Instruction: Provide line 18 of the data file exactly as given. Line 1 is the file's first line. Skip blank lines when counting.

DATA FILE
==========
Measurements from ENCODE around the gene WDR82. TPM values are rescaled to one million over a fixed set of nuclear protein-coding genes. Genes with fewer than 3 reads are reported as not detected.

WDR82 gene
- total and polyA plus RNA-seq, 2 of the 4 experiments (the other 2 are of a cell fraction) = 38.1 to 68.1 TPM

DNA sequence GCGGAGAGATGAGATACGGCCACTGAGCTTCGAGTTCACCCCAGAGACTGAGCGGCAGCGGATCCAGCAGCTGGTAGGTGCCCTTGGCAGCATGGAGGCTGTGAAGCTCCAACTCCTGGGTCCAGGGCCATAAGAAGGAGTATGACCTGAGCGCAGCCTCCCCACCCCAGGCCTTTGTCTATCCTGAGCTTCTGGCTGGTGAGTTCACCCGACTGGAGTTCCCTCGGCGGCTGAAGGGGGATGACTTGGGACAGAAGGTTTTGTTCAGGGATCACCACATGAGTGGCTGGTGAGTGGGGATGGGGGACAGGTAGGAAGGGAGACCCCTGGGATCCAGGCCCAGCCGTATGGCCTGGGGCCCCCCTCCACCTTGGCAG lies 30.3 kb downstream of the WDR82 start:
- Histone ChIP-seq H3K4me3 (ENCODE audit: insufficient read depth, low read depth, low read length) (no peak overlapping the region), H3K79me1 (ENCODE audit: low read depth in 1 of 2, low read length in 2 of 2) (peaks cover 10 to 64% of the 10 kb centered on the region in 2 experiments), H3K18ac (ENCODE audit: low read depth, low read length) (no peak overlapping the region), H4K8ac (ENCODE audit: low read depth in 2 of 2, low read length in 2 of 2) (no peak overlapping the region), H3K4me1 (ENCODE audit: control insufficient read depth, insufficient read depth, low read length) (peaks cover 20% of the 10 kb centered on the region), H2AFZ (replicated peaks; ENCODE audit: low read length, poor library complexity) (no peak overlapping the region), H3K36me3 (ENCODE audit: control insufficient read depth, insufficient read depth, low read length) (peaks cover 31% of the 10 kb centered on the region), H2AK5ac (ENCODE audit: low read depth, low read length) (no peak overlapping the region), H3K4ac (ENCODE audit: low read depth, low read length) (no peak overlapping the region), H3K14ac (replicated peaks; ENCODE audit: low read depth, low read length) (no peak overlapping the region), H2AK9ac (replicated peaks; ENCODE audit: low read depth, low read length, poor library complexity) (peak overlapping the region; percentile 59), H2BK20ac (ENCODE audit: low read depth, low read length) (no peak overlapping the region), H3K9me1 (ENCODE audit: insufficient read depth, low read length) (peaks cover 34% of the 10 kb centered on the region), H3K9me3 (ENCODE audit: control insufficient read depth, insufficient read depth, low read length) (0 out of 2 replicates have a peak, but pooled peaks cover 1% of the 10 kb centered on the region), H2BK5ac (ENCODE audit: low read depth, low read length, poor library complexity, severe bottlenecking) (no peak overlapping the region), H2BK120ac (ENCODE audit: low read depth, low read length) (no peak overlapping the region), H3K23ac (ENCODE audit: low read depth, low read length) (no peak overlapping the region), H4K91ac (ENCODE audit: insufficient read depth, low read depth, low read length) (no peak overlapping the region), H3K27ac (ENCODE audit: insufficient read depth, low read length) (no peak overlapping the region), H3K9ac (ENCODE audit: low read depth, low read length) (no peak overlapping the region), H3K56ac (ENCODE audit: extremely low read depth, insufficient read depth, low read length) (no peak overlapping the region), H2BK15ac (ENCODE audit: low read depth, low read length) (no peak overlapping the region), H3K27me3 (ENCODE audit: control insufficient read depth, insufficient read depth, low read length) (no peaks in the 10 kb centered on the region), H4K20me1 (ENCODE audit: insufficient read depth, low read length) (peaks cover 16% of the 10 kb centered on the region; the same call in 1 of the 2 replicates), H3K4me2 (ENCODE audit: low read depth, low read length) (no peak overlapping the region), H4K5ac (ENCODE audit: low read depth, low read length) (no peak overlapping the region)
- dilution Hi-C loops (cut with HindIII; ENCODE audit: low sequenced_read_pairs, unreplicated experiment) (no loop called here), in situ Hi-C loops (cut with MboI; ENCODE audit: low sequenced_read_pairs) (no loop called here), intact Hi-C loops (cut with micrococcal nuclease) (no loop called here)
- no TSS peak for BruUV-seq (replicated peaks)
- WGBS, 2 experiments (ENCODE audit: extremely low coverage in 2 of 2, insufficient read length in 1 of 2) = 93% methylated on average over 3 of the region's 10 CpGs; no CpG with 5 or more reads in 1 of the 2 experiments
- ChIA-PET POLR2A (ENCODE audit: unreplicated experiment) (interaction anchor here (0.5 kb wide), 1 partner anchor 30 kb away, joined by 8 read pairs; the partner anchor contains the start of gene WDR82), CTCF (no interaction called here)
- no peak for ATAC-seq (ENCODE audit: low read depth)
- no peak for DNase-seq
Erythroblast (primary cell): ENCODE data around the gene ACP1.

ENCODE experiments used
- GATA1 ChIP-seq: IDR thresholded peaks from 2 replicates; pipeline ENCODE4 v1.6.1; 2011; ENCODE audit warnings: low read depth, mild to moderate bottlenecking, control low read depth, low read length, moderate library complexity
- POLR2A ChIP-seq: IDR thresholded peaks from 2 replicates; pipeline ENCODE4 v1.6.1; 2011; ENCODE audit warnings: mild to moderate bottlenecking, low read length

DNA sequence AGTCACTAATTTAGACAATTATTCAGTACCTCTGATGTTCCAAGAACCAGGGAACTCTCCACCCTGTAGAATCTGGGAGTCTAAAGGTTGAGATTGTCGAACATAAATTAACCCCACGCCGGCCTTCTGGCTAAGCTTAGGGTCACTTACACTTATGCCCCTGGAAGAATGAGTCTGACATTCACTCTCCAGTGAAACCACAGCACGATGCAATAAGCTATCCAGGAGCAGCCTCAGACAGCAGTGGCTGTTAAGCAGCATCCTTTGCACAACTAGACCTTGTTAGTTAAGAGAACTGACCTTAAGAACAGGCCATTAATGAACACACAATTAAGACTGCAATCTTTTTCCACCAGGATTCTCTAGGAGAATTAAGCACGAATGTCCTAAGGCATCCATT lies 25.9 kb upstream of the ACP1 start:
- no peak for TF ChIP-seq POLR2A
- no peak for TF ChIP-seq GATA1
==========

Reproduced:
- no peak for TF ChIP-seq GATA1